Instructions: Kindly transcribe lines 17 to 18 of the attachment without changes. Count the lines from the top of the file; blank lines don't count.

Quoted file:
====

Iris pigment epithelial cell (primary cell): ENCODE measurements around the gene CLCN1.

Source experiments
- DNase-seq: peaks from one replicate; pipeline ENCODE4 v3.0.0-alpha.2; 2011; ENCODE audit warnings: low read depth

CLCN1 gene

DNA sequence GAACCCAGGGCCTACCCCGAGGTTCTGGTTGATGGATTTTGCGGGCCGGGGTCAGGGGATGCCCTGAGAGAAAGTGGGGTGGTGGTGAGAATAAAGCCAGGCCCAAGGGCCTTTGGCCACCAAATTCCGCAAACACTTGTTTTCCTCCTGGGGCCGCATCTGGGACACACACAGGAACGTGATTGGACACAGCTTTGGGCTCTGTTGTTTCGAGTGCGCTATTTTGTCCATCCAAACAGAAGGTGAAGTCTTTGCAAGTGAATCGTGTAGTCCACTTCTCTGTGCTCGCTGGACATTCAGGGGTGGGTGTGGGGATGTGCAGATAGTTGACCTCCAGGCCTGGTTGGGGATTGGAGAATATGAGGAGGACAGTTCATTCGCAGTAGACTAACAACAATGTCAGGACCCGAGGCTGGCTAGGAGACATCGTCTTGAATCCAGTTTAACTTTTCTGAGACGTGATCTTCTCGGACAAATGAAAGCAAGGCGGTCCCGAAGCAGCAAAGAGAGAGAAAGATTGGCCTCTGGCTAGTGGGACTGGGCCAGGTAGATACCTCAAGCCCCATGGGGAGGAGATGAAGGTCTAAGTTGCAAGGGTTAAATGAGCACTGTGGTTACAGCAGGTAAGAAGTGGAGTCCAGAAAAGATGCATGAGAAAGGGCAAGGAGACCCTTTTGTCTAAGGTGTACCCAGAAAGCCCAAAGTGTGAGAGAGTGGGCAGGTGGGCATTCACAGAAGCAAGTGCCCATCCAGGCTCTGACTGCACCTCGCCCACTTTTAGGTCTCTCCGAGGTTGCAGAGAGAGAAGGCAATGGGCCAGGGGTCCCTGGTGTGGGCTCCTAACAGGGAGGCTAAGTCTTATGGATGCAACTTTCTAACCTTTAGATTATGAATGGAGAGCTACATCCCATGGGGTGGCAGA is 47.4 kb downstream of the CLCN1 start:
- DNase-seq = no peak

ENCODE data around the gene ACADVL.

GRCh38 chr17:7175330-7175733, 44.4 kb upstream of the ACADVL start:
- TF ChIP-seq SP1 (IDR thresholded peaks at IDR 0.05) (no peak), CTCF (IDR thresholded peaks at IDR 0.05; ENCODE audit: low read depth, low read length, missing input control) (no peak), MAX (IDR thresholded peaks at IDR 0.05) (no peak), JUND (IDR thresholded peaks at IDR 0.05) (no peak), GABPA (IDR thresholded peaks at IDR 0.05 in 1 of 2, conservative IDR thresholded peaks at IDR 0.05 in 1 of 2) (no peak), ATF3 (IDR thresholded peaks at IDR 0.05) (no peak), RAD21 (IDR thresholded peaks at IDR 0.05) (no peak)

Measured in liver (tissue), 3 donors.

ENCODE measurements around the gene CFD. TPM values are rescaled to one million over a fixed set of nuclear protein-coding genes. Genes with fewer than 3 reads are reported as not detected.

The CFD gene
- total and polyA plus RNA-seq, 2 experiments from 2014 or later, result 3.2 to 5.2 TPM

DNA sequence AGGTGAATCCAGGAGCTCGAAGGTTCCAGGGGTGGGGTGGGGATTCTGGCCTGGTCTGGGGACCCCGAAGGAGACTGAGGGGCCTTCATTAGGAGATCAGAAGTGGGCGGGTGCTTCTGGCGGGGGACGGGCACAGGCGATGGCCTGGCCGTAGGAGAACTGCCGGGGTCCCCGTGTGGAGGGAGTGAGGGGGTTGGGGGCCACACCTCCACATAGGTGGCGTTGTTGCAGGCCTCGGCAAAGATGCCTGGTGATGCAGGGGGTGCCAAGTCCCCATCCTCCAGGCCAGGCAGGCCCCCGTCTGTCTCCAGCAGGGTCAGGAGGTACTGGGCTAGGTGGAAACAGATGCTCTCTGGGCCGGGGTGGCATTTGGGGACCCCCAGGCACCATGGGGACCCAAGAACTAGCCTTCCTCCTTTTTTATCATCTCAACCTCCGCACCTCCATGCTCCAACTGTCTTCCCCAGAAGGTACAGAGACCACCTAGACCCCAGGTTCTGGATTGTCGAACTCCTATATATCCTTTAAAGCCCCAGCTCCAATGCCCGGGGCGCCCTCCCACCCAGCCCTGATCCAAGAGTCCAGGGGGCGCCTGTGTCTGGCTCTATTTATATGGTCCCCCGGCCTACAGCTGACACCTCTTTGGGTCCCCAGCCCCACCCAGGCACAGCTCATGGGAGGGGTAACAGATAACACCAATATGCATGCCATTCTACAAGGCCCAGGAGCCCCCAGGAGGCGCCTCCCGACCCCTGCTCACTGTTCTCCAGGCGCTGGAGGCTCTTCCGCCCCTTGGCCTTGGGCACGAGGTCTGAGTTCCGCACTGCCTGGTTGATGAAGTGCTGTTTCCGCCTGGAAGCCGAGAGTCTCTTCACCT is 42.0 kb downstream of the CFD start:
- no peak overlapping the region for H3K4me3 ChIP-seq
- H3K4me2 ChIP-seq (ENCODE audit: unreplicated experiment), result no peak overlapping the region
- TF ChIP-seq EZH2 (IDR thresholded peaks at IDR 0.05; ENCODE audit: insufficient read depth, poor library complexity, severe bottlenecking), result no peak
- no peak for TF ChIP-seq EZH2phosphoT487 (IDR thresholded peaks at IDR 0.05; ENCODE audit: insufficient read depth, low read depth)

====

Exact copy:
- TF ChIP-seq EZH2 (IDR thresholded peaks at IDR 0.05; ENCODE audit: insufficient read depth, poor library complexity, severe bottlenecking), result no peak
- no peak for TF ChIP-seq EZH2phosphoT487 (IDR thresholded peaks at IDR 0.05; ENCODE audit: insufficient read depth, low read depth)